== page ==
Definitely dig the delving into theory on your show. I cannot stress the importance of understanding the language and playing / collaborating w/ musicians who can speak the language. I’ve been in bands that say “6th Fret, A string” and that’s the extent of their music theory knowledge. Working with bands like that is tedious and results in bland musical compositions. I finally sucked it up and got myself immersed in Jazz theory @ temple University in Philly in the very early 2000’s. I got my ass kicked and turned out NOT to be good at Jazz or even into it, but the theory i picked up in the first two or so years in their program broadened my understanding of how music works to such a level my teenage self would have thought my ‘adult’ self was a lame theory nerd. I’ve got a good buddy who has been the musical mainstay of my writing recording, and performing endeavors for probably 16 years. he’s a sponge and soaked up everything i knew and then some. Writing in this kind of atmosphere is so rewarding and productive – it’s awesome.

    As for breaking beyond 12 bar blues, i’m addicted to M7#11 chords, m9 chords, 159 power chords, etc. Anytime i get get away with an open string or two is great also.

    To add more to all the great stuff you guys had to say, i like to utilize the above mentioned chord types, arguably too much, as well as altered dominant chords, etc. Straight up dominant 7ths sound corny to my ear (tho they have their place) but altered 9ths and 13ths can be very effective. From a writing perspective, i tend to think of songs in 3 buckets:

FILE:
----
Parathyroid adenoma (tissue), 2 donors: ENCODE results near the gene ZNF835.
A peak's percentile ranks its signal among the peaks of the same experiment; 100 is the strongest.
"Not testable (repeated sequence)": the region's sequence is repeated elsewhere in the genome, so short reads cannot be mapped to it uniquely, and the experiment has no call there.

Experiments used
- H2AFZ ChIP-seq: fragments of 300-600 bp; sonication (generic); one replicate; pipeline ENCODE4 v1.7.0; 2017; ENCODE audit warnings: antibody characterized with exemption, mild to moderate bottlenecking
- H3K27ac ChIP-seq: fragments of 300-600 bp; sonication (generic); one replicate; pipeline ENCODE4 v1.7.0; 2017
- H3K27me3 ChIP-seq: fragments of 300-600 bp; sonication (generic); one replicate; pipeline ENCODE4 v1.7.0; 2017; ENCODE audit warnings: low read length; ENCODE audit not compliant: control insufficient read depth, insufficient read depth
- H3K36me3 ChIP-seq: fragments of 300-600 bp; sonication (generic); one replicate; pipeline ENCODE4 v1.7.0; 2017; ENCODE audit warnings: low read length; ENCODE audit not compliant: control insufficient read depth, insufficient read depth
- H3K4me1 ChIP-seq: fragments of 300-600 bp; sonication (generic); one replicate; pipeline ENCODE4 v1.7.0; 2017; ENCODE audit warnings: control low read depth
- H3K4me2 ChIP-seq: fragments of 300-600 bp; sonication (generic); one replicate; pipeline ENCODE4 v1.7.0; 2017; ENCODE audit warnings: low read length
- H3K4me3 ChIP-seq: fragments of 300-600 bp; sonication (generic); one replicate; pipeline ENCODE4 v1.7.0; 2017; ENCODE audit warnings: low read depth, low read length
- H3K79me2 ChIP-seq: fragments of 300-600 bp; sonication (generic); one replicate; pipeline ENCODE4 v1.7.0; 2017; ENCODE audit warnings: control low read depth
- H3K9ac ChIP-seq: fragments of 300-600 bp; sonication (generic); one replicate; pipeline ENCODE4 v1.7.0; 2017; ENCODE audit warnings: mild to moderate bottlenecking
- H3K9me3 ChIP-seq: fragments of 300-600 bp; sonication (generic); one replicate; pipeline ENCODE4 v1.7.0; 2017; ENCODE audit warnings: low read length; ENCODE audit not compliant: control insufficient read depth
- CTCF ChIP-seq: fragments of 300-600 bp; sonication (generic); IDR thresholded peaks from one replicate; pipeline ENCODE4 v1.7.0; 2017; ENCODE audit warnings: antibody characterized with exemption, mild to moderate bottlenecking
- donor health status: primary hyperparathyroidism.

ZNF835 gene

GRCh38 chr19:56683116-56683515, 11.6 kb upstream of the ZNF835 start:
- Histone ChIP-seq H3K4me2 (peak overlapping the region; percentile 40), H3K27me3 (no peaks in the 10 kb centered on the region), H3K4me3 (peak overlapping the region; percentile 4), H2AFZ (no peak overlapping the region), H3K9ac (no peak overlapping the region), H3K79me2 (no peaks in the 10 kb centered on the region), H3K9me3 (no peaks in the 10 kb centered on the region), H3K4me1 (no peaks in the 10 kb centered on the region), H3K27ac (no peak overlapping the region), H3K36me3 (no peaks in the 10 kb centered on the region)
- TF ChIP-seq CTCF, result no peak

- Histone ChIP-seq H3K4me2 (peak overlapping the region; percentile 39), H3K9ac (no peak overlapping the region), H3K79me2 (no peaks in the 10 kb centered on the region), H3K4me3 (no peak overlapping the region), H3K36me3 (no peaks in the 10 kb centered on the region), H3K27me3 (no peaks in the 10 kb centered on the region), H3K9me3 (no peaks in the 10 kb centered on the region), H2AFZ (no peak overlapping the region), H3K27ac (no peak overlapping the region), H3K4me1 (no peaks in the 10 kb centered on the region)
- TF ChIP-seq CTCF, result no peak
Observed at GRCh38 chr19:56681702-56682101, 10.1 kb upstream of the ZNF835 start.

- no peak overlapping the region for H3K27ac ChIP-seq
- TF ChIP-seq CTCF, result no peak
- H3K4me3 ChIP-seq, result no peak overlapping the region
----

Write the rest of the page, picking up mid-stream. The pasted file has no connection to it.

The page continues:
a) riff songs – a lot of examples in rage against the machine, mastodon, everytime i die, etc
    b) regular songs – a lot of great examples from STP, the beatles, basically normal intro|verse|chorus|bridge permutations of song structure.
    c) 2 chord specials – no specific band comes to mind, but I’ve found that particularly verses and bridges can get away with only using two, really cool chords as long as the melody is interesting.

    Another topic that’s important: when to be ‘in’ and when to be ‘out’. You can definitely create interesting sonic bits by knowing the rules and especially knowing how & when to break them, and what happens when you bend the rules.

    Another thing that guitarists (that’s my main axe) suck at, is alternate chord voicings. This is a pain in the ass and a commitment to learn (I’m still expanding my vocab), but will make you sound like a musician, and not a chord chart. Voicings can be employed to make a chord create more or less tension than it’s supposed to have inherently. Music = tension & release.

    This is getting long, i think, so even though i want to write a million more ideas I’m going to wrap w/ one last theory / writing trick: for ‘weird’ chords, sometimes it’s just best to play the upper extensions, or even one or two of the ‘weird’ (ie not root 3rd 5th) notes. Let the bass player play the fundamentals, and leave room in the sonic space for the vox and perhaps other instruments.

    Thanks for an insightful and entertaining podcast,

  19. GSAA — I’m glad to see some more stuff on songwriting and music theory. One of my favorite episodes was the interview with Kim LaJoie for exactly that reason. We all love gear and recording technique, but I think most of us are musicians as well, so it’s great that you’re broadening the horizons a bit.

  20. Hey guys,

    GSAA! How about song reviews? Take a song you like, tear it apart, analyze it, say why it works, mix with some music theory.


  21. Hey guys,

    I’ve been a loyal listener since almost the beginning and will continue!
    I agree, a little theory goes a long way for an engineer and goes even further for a musician, so I’m glad you’re tackling this turain again.
    Great conversation as usual, but my theory-police alter-ego flinched a few times when hearing this episode some weeks back, so finally writing you…